As far as exhibitions go, Picasso: Painting the Blue Period is a very big deal. The AGO’s hotly anticipated new show is open now to gallery members and will open to the general public on Oct. 26.
TRNTO had a tour of the exhibition recently, as well as a chat with the exhibition’s c0-curator Kenneth Brummel, the AGO’s associate curator of modern art, who put the expansive and important show together alongside Dr. Susan Behrends Franks, curator at The Phillips Collection.
Picasso: Painting the Blue Period has more than 100 objects from 15 countries and is co-organized by the AGO and The Phillips Collection, Washington, DC with the support of the Musée national Picasso-Paris.
Picasso is, without dispute, one of the most influential artists of the 20th century, and is well-known for his founding of the cubist movement. This exhibition takes a look at the early works of the master concentrating on his “blue period,” in the very early 20th century from 1901-1904 as the artist was just starting out and developing his characteristic style.
The collection comprises works from around the world, and Brummel suggests the prizes of the show are five works pulled together from different areas of Japan, which have never been shown in public together until this exhibition. He says, all told, he’s been working on putting together this show for seven years.
The show begins with two rooms dedicated the Picasso’s early works: Becoming a Modern Artist, and Depicting the Nude, both with works from 1901. The signature work in the first segment of the exhibition is The Blue Room, which is the subject of an investigation by the curatorial department that plays out later in the exhibition as another work is discovered underneath the painting.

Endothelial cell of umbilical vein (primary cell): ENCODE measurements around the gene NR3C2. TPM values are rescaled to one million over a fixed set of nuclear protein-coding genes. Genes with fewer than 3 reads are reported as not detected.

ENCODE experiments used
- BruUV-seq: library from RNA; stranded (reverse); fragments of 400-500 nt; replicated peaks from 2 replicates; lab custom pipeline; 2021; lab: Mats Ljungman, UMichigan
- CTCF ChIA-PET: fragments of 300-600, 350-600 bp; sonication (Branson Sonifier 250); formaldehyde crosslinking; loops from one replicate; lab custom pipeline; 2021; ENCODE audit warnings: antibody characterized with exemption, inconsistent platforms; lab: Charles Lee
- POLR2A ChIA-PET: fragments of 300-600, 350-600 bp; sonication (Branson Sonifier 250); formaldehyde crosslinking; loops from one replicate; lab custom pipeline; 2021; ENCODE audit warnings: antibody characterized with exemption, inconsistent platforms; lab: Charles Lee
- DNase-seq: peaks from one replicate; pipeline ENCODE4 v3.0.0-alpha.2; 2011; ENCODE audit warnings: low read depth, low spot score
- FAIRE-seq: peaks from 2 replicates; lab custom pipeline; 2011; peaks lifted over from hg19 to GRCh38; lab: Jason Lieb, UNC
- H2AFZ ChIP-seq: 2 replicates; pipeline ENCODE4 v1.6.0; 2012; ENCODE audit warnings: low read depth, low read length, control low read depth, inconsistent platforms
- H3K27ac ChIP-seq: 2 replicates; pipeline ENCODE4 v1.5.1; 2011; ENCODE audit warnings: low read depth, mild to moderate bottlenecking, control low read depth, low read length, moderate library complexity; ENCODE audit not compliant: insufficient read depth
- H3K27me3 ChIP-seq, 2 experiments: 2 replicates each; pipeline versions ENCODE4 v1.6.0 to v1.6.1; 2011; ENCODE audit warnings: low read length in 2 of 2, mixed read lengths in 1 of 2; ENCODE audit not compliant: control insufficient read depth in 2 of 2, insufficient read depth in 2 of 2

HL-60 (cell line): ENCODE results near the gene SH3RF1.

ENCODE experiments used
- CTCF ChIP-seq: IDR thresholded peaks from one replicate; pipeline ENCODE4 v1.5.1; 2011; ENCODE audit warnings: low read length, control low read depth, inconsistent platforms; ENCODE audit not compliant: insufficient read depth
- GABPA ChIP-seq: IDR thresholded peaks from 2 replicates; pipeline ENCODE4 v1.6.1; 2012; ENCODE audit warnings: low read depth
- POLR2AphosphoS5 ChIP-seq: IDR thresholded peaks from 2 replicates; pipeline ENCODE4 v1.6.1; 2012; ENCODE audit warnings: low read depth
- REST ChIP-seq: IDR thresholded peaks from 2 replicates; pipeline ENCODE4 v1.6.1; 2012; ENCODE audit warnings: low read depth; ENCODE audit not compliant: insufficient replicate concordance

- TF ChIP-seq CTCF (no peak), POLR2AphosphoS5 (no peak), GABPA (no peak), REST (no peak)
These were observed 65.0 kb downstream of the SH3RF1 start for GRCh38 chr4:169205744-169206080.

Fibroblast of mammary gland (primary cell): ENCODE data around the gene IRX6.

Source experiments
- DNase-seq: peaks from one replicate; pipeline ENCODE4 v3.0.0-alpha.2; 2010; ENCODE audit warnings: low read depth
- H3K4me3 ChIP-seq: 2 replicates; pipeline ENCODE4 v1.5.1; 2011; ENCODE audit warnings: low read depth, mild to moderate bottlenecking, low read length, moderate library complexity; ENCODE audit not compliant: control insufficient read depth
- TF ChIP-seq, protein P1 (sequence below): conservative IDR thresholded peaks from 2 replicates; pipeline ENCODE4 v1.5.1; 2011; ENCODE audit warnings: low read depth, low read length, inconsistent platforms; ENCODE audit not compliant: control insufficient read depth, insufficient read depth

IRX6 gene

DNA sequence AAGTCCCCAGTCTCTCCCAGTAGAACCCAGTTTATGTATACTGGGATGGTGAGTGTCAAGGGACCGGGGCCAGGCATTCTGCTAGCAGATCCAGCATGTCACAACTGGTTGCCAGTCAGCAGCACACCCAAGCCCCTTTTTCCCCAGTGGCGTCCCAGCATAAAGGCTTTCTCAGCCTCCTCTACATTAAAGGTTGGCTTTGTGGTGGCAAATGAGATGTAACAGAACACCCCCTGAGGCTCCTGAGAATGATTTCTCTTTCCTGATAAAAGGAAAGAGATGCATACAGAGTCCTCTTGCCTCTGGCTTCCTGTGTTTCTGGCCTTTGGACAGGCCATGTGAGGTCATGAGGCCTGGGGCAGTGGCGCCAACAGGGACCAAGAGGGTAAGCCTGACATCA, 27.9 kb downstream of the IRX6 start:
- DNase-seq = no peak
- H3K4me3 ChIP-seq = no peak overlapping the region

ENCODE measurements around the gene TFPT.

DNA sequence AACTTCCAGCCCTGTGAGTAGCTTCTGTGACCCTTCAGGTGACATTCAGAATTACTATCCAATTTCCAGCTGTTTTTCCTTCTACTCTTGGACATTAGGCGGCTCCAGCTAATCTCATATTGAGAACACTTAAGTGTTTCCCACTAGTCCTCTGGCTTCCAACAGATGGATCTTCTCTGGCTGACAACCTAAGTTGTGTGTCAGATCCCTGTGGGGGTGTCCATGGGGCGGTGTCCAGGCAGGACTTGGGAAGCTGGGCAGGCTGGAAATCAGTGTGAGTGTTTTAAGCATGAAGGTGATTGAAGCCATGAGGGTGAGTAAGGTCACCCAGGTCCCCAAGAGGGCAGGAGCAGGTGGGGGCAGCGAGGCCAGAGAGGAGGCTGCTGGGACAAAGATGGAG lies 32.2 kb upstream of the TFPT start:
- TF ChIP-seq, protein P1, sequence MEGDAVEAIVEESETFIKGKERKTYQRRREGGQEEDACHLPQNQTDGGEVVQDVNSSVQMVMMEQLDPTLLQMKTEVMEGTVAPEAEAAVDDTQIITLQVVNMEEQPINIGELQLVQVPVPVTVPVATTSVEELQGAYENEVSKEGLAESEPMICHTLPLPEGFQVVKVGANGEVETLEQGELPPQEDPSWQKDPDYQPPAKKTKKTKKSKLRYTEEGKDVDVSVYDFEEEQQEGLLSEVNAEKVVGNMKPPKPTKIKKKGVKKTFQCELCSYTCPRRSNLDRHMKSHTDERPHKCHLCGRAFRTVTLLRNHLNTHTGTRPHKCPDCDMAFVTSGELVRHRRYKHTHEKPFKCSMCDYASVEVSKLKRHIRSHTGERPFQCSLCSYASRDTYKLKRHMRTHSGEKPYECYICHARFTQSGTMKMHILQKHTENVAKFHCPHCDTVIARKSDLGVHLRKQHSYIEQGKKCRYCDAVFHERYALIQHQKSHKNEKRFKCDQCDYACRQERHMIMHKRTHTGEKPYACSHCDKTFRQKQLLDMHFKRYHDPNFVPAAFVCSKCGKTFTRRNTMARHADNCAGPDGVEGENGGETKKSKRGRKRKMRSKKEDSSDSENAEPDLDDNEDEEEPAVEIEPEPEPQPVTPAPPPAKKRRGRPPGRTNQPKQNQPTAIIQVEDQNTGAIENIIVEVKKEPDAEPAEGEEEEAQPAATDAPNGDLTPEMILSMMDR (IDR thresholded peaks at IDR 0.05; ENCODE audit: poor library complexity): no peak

The exhibition kicks it up a notch over the next few rooms when the significant works of the Blue Period come to bare including pieces such as Woman in Blue Shawl (1902), Two Women at a Bar (1902), Barcelona Rooftops, and La Soupe, all from 1902. The Soup is also the subject of another thorough exploration through sketchbooks and complementary material before the exhibition touches on the subsequent and substantial Rose Period.
The final rooms show Picasso’s progression as an artist and his burgeoning interest in issues related to the plight of humanity.
The vast majority of Picasso’s most notable works, ones that are known best by the greater population at large come later in the artist’s career. After all, he managed to live until he was 91 and it has been estimated that he created more than 13,000 works. This show touches upon a handful of those years. But it is always interesting to look at the early and formative periods that reveal who the artist was, how his interests and style developed and why. Picasso is a fascinating figure, and the Art Gallery of Ontario has created an enjoyable and immersive deep dive into an important period in his life.
Picasso: Painting the Blue Period runs until Jan. 16, 2022.
The opening of the Picasso exhibition to the general public coincides with the closing of another popular show featuring the work of acclaimed pop artist Andy Warhol, which closes Oct. 24.